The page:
Don’t scorn Japan’s powerful old people

japan_100year-oldForeign journalists have a habit of using a lot of judgemental language in their articles about Japan.

“The country is quite simply dying,” is a very judgemental phrase. It was used in a prominent article which appeared on a US political website called The Week. Another piece said “it is hard to appreciate the scale of the crisis” caused by Japan’s ageing population.

The articles were written by opinionated journalists who also proposed solutions to Japan’s problems. These are, namely, to bring in lots of immigrants, to pay people to have babies and to stop sexist discrimination against women at work.

Japan’s ageing population is a topic of daily debate in the Japanese media. Thousands of different versions of the story have been written. Yet these two foreign journalists approach the topic with nothing new in the way of research.

Pascal-Emmanuel Gobry who writes for The Week is a Fellow at the Ethics and Public Policy Centre in Washington, an organisation which says it “applies the Judeo-Christian moral tradition to critical issues of public policy.”

As he examines the sensitive issue of the ageing population in Japan, Gobry informs his readers that the country is selling more adult diapers than infant diapers.

According to current projections, he says, by 2060 Japan’s population will have shrunk by a third and people over 65 years old will account for 40 percent of the population.

His suggestions on how to stem the declining birthrate are that Japan must incentivise women to have children and also that it must adopt a more open immigration policy.

One phrase that journalists often use in connection with this issue of population decline is “time bomb” – a term which suggests future disaster.

The time bomb idea is used prominently in a piece by journalist Zack Beauchamp writing in Vox.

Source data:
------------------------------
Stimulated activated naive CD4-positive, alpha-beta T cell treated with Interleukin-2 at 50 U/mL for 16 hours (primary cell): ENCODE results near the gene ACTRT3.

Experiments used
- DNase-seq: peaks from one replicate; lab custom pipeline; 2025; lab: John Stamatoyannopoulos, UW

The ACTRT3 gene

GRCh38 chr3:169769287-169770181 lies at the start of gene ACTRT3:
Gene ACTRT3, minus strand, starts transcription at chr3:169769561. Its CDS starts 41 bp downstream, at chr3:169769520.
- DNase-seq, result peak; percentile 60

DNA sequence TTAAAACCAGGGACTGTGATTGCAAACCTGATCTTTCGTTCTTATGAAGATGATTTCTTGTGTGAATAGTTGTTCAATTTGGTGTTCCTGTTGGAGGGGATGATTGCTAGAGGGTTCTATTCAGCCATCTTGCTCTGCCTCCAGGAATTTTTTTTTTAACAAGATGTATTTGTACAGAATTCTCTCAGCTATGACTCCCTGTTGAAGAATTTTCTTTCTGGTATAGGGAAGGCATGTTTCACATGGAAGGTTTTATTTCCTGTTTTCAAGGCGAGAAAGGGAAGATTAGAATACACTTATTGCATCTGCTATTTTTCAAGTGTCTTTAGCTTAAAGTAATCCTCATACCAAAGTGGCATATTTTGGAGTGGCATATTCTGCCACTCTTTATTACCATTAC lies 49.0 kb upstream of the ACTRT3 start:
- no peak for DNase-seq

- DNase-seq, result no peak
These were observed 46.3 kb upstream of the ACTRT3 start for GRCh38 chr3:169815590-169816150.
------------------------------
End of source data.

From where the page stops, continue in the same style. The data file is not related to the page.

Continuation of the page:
Beauchamp says Japan’s demographic problem is “very, very bad”.

He notes that Japan has a very long life expectancy but adds that it also has a low birth rate. “And for that, we can place a lot of the blame on one of history’s greatest villains: sexism.”

The Vox article says that Japan forces women to choose between work and children and it cites research by Yale University’s Frances McCall Rosenbluth, an expert on gender and the Japanese economy.

Neither author has spoken to any Japanese people about the issues, let alone to older people. Gobry’s piece presents Japan’s dignified and powerful older generation as a dying breed of people wearing diapers like babies.

For credibility, writers must show they are engaged in a dialogue with Japanese people about the issues which shape their society. The best articles hold back judgement and show the world a Japan which Japanese people themselves recognise as real.

Register to subscribe

japan_100year-old外国人記者による日本に関する記事の多くは批判的なトーンの論調を展開する 。

米系政治サイト、The Weekの記事では「ひとことで言って(日本は)死にかけている」と言及。別の記事では、高齢化社会による「問題の深刻さは計り知れない」と報道している。


The Week のPascal-Emmanuel Gobry記者はワシントンの倫理・社会政策センターの会員であるが、彼らはユダヤ・キリスト教による倫理を社会政策に応用する方針を支持している。Gorby記者が日本の高齢化に関して調査を行ない、日本では赤ちゃん用オムツより大人用オムツが 売れていると報道した。彼の最近の企画によれば、2060年までに日本の人口は3分の1に減少し、その40%が65歳以上になるものと予測している。彼は高齢化の対策として、国による移民政策の緩和や出産の奨励を提案している。

多数の記者は人口減による問題を 「時限爆弾」と評しているが、 厄難な未来を指す。VOX、Zack Beauchamp記者の記事ではこの「時限爆弾」に数回触れ、国内の人口問題は「とても、とても悪い」と報じている。日本の平均寿命は高いがそれと同時に出生率が低い。後者の背景としては、エール大学の日本経済・性差別エキスパート、Frances McCall Rosenbluth氏のリサーチを引用し、「 男女差別が 最大要因」であり、日本人女性は仕事と子供のどちらかを選択せざる得ないためだとしている。

両記事の作成にあたり、日本人、特に高齢者に取材した形跡がない。Gorby記者は威厳に満ち・パワフルな高齢者をオムツを履いた絶滅しかけている人類、と 描いている。


Register to subscribe